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FCPA Flash Podcast – A Conversation With Philip Urofsky Regarding 2018 FCPA Trends And Developments

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The FCPA Flash podcast provides in an audio format the same fresh, candid, and informed commentary about the Foreign Corrupt Practices Act and related topics as readers have come to expect from written posts on FCPA Professor.

This FCPA Flash episode is a conversation with Philip Urofsky (Shearman & Sterling and a former FCPA enforcement official at the DOJ). During the podcast, Urofsky elaborates on various issues such as jurisdiction over foreign actors and parent-subsidiary issues found in the firm’s always informative FCPA Digest. Urofsky also opines on what the FCPA enforcement landscape might look like if business organizations would put the government to its burden of proof in enforcement actions.

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Friday Roundup

Roundup

Scrutiny alerts and updates, overstating, and for the reading stack. It’s all here in the Friday roundup.

Scrutiny Alerts and Updates

Fresenius

As highlighted in this previous post, German healthcare firm Fresenius Medical Care AG (a company with shares traded on the NYSE) has been under FCPA scrutiny since 2012 (no that is not a typo). As highlighted in this previous post, earlier this year the company disclosed:

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Brazil State-Owned Co. Allegedly Facilitates Payments To Brazilian Politicians And Political Parties And U.S. Collects Net $170 Million In FCPA Enforcement Action

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This morning the DOJ and SEC announced (here and here) that Petrobras, a Brazilian state-owned and state-controlled energy company, entered into agreements with U.S. and Brazilian authorities “in connection with Petrobras’s role in facilitating payments to politicians and political parties in Brazil, as well as a related Brazilian investigation.”

After various credits and deductions for a related law enforcement action in Brazil, the net FCPA settlement is approximately $170 million ($85.3 million DOJ, $85.3 million SEC). Brazil will collect $682.6 million. The remainder of this post provides an in-depth summary of the enforcement action.

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Foreign Subsidiaries Of French Pharma Company Sanofi Allegedly Bribe Kazakh And Middle Eastern “Foreign Officials” – Uncle Sam Collects $25.2 Million

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If history is any guide, September is likely to be an active month for Foreign Corrupt Practices Act enforcement as the SEC’s fiscal year ends.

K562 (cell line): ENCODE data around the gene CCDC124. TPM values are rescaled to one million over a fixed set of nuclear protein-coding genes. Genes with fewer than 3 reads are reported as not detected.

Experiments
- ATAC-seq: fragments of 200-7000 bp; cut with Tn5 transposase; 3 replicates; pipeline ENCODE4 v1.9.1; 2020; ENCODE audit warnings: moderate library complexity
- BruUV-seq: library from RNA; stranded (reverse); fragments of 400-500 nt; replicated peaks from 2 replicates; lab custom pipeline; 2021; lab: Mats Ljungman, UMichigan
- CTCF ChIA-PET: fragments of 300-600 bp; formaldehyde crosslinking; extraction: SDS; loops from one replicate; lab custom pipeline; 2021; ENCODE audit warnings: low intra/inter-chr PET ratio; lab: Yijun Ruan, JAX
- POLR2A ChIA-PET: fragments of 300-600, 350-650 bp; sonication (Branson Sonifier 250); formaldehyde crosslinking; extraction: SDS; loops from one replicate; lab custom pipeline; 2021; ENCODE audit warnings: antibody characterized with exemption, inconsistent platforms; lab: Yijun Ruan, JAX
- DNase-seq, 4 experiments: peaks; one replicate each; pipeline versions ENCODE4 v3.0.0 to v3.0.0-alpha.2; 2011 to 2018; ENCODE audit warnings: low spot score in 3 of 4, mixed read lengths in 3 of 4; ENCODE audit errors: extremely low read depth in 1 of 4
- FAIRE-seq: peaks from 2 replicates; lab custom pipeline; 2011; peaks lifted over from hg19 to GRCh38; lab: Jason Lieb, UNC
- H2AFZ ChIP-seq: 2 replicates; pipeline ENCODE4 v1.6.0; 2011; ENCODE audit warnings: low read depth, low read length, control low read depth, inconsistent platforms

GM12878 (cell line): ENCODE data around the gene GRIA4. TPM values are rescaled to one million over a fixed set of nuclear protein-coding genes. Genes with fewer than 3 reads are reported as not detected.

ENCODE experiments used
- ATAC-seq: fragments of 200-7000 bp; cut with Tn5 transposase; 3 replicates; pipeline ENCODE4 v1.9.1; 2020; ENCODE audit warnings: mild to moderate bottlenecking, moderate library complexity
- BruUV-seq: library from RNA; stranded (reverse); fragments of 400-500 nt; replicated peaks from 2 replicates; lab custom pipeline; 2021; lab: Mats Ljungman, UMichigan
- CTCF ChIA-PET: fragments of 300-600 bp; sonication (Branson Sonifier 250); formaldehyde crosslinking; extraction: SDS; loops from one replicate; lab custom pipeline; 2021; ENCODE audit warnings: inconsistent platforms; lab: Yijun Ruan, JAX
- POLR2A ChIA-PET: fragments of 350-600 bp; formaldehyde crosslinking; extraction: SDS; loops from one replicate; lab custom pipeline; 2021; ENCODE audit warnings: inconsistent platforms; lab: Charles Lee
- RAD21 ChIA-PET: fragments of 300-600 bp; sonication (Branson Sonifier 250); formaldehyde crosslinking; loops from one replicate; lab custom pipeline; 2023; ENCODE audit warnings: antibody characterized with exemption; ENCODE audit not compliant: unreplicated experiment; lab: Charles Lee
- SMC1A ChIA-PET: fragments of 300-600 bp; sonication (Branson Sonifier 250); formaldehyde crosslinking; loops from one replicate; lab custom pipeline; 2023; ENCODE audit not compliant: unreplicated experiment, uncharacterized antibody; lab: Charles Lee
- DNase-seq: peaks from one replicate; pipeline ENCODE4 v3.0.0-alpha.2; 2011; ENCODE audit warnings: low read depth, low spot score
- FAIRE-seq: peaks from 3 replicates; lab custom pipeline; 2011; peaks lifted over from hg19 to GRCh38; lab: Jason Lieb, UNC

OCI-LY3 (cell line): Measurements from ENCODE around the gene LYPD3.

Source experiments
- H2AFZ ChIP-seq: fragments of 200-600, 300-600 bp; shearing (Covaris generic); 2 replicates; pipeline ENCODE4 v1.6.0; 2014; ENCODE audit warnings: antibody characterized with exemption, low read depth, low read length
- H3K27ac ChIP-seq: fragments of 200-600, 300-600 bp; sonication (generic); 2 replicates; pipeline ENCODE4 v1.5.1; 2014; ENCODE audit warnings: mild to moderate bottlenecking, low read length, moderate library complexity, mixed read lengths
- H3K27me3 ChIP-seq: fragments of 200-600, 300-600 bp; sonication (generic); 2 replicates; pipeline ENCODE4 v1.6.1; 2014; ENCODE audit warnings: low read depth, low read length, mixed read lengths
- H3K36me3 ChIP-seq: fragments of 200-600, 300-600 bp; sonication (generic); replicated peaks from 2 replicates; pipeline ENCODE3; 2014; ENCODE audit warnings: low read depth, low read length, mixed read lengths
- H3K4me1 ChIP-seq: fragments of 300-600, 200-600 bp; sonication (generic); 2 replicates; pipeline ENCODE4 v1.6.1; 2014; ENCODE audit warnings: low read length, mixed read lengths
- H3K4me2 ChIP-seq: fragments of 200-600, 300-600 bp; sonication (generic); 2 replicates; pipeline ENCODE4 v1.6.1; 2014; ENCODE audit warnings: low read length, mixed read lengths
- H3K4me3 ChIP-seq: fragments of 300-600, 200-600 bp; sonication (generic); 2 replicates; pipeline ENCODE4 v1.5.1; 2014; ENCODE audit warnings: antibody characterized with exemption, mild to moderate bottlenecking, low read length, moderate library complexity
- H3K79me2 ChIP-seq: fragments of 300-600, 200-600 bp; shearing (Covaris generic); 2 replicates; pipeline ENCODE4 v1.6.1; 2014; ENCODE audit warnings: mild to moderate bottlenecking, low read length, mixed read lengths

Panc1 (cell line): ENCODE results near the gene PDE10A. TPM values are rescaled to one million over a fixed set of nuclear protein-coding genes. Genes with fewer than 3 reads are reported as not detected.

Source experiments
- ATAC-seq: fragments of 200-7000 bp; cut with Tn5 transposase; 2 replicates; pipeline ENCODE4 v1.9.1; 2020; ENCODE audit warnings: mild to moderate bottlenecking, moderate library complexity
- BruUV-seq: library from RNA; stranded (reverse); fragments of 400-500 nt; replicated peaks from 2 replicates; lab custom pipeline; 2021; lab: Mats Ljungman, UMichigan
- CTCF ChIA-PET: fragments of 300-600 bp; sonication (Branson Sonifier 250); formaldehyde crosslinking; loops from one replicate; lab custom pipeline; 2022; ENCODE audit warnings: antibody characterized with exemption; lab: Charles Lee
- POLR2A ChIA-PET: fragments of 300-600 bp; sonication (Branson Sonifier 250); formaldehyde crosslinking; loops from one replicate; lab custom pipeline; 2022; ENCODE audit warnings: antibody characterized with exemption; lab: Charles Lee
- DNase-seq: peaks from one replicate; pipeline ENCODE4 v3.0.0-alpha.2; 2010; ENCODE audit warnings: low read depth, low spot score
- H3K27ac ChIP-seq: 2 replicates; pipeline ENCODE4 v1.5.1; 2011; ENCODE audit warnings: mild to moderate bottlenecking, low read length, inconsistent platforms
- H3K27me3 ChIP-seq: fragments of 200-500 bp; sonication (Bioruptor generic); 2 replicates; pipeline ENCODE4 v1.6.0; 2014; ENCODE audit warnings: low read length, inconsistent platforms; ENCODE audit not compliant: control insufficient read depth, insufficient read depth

Sure enough, yesterday the SEC announced an enforcement action against Paris-based pharmaceutical company Sanofi. The conduct at issue focused on employees and agents of the company’s subsidiaries in Kazakstan and various Middle Eastern countries providing things of value to “foreign officials, including healthcare professionals, in order to improperly influence them and increase sales of Sanofi products.”

In doing so, the enforcement action once again raises the policy issue of the U.S. bringing an enforcement action against a foreign company (domiciled in a country also party to the OECD Convention) for its interaction with non-U.S. officials. (See here for a prior post).

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Supreme Court Questions Whether Dollar-Denominated Transactions Or Other Financial Transactions In The U.S. Are Sufficient To Assert Jurisdiction Over Foreign Corporations

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Largely because of how the DOJ and SEC have chosen to enforce the Foreign Corrupt Practices Act (that is resolution vehicles not subjected to any meaningful judicial scrutiny), the Supreme Court has never been presented with an opportunity to interpret the FCPA (and likely never will be so long as the current state of affairs continues). Heck, you can count on one hand (and have a few fingers left over) the number of substantive FCPA decisions issued by appellate courts.

Nevertheless, in recent years the Supreme Court has issued several decisions that are FCPA relevant and in every one the court has questioned certain aspects common in FCPA enforcement. The most recent example occurred in an Alien Tort Claims Act case (Jesner v. Arab Bank) in which the majority opinion questioned in dicta whether dollar-denominated transactions or other financial transactions in the U.S. are sufficient to assert jurisdiction over foreign corporations.

Prior to discussing the recent Jesner decision, this post highlights how such allegations are common in FCPA enforcement actions against foreign corporations.

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